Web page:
The 15 month shots are administered during a routine checkup. However, the shots may vary depending on the pediatrician. You can generally expect for your child to receive Hep A/B, DTaP, Hib, PCF, IPV, influenza, MMR, and varicella. (The Pentacel vaccine may be used as a replacement for some of these vaccines, to help minimize the number of injections your baby receives; ask your pediatrician about it.) Before you go to your child’s 15-month check-up, it’s helpful to know what the immunizations will help protect your baby against, as well as any possible side effects.
What are HepB and HepA?
Hepatitis A/B vaccinations should be given to a child at three intervals. Babies are given a shot at birth, between the ages of 2 to 4 months of age, and around 15 months. Hep A/B is a terrible condition that attacks the liver. Watch for anything out of the ordinary after the shot is administered. Fevers, rashes, and any other unusual symptoms should be reported to your child’s pediatrician. Infants with weakened immune systems or born prematurely are more susceptible to Hep A/B.
What is DTap?
This vaccination is for diphtheria, tetanus, and pertussis. Diphtheria is a respiratory condition. Tetanus is lockjaw caused by bacteria found in soil, and pertussis is a form of whooping cough. Even though a child is fully vaccinated, they will need these updated every 10 years. They should receive five doses at ages 2, 4, 6 and 15 to 18 months. The last dose is between 4- and 6-years-old. If any side effects present after the initial doses, including constant crying up to three hours of the shot and a fever of 105 degrees F, consult your pediatrician.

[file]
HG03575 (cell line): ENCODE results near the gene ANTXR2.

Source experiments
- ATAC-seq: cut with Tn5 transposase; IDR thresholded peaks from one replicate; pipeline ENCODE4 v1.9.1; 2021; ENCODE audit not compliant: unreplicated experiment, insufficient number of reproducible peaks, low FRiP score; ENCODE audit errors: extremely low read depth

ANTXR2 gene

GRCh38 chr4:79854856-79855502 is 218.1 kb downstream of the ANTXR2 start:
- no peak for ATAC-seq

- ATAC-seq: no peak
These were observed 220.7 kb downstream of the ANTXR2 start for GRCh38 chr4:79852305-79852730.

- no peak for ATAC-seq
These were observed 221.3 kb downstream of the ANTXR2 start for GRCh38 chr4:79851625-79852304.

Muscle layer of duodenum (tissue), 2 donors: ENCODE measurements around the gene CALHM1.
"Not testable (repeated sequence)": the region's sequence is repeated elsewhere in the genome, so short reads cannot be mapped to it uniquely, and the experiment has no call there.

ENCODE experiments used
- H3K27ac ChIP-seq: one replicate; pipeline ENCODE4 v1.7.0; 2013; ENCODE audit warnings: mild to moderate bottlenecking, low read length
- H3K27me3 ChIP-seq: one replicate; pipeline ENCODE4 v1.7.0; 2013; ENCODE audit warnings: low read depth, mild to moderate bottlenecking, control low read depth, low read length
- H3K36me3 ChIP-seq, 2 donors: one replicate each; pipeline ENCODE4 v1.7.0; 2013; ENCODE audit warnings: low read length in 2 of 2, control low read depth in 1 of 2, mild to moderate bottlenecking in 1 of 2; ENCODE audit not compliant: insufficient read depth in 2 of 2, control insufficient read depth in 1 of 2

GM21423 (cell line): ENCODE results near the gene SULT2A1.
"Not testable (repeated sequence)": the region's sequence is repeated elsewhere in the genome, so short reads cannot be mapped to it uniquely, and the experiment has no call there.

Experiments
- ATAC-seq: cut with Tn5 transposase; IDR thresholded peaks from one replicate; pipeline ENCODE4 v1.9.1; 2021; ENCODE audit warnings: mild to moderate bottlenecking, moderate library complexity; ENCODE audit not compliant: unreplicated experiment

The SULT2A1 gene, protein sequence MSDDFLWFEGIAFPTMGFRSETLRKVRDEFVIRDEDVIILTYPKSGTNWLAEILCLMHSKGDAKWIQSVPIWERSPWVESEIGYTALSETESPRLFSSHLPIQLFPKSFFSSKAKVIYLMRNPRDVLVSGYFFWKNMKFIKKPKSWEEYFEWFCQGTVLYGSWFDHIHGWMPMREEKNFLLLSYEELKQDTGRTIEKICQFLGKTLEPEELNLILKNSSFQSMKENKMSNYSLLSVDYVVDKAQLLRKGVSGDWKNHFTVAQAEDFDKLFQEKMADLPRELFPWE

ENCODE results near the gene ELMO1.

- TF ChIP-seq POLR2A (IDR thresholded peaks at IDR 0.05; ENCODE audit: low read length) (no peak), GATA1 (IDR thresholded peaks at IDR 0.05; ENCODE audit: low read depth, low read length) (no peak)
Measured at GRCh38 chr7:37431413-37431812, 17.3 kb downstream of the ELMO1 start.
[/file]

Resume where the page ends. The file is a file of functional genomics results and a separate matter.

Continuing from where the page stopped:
What is Hib?
The Hib vaccine is to protect against Haemophilus influenza. Two or three doses are given before a child is 6 years of age. Pain at the injection site is common as is a low-grade fever. However, this vaccination is well-tolerated.
What is IPV?
IPV is a vaccination against polio that is given in the arm or the leg. It is given at four stages: ages 2, 4, and 6 to 18 months. Another booster dose is given between 4 and 6 years of age. Any child who had a reaction previously or is allergic to the antibiotics streptomycin or polymyxin B should not take this vaccination.
Does my child need an influenza shot?
Influenza A and B are stopped with this vaccination. Though many people feel it is unnecessary, the flu can easily kill small children. The shot may make a child lethargic for a few days, but new formulas come with little to no side effects.
What is MMR?
The MMR vaccine helps protect again against German measles. The live attenuated viruses of the three diseases are mixed and injected. This vaccine will also protect against measles, mumps, and rubella. Side effects can include sore arm from the injection, fever, rash, and joint pain.
What is varicella?
Varicella helps to protect a child from chicken pox, which is caused by the varicella-zoster virus. It is made from live but weakened parts of the virus. The first dose is given at around 15 months of age. The only side effects reported are pain at the injection site and a mild rash.
Knowing what shots your child needs, the possible side effects, and the necessity of each of these vaccinations is important. Arm yourself with knowledge so that you can take appropriate action if something unforeseen should happen.